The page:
Yorkville High School. But neither the sister of Stephen Reinboldt that
spoke with ABC News or the friend and former classmate of Reinboldt that
spoke to NBC News knows who "individual A" is. So that is the big question
right now.

Now, that friend did tell us that Reinboldt confided with him back in
1974 and said that he had had a sexual relationship with Hastert. That
friend said that he was flabbergasted. He did not want his identity
revealed, but he said that he believes that this relationship had multiple
encounters and that -- he even told us that while Reinboldt did not go into
detail, he did say that the encounter began with massages, and he wouldn`t
say anything more than that.

As you mentioned, Hastert has not commented on these allegations since
the indictment came out, and really, his attorney has not said anything
either, and the firm won`t even officially confirm that he`s being
represented by that firm.

So he will be scheduled to be in court to make his first public
appearance next week -- Chris.

MATTHEWS: So there`s no way Hastert can run away from this because he
faces these, you know, oddly connected banking charges. The only legal
threat -- is that the only legal threat he faces, is this criminal action
by the federal government against him for breaking the banking laws about
how much money you can spend or withdraw at a certain time?

GUTIERREZ: Well, that is what he`s charged with. And yes, we should
be very clear he is not charged with any count or any charge of sexual
abuse. These are just allegations that are coming to light from the sister
and the friend at this point.

But here in this town, there is complete and utter shock at these
allegations. They did not expect the indictment. They certainly didn`t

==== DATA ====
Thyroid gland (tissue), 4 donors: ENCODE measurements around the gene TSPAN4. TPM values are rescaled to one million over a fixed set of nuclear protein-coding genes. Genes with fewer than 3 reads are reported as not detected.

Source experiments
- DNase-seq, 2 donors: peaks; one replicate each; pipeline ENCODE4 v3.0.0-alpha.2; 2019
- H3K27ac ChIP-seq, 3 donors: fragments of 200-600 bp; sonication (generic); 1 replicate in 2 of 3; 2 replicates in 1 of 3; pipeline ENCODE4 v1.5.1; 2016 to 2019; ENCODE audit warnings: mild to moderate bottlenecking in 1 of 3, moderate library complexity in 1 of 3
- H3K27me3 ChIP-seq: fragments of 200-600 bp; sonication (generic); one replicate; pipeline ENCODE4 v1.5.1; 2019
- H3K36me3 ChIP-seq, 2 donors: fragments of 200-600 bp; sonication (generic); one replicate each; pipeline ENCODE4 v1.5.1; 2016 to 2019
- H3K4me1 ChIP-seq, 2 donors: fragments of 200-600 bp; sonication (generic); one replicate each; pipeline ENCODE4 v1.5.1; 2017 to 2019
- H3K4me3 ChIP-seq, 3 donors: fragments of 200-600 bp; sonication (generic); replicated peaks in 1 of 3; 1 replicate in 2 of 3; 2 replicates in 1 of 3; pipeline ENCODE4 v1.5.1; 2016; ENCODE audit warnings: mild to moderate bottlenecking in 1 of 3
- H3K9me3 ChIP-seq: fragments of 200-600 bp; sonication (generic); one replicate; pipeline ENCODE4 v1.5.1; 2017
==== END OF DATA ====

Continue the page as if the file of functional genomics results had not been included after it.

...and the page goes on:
expect the separate allegations regarding sexual abuse. And Hastert -- it
is -- a lot of people have been commenting on it`s bizarre that he has not
responded at some level. It`s been more than a week now since this
indictment became public and we have not heard anything from Dennis
Hastert.

Of course, he was a prominent figure in this community. He coached --
he was a teacher and coach here from 1965 to `81. Then he went on to,
obviously, the career in the state legislature, and then on to Congress,
becoming one of the most powerful politicians in the country, and then
becoming a very prominent lobbyist in -- after he left Congress.

So really, there are a lot of questions here in this community and
also on Capitol Hill on what else could come out in this case. But right
now, Hastert is only charged with that -- that bank fraud, as well as lying
to the FBI -- Chris.

MATTHEWS: OK. Thank you so much for this report, NBC`s Gabe
Gutierrez out there. Thank you so much on this Friday night.

In light of these allegations, Hastert`s record is under renewed
scrutiny, of course, his public record. Hastert led the Republican Party`s
efforts against gay rights. He supported the marriage protection act that
stripped the federal courts of power over same-sex cases. He helped lead
the drive for a constitutional amendment banning gay marriage, and he voted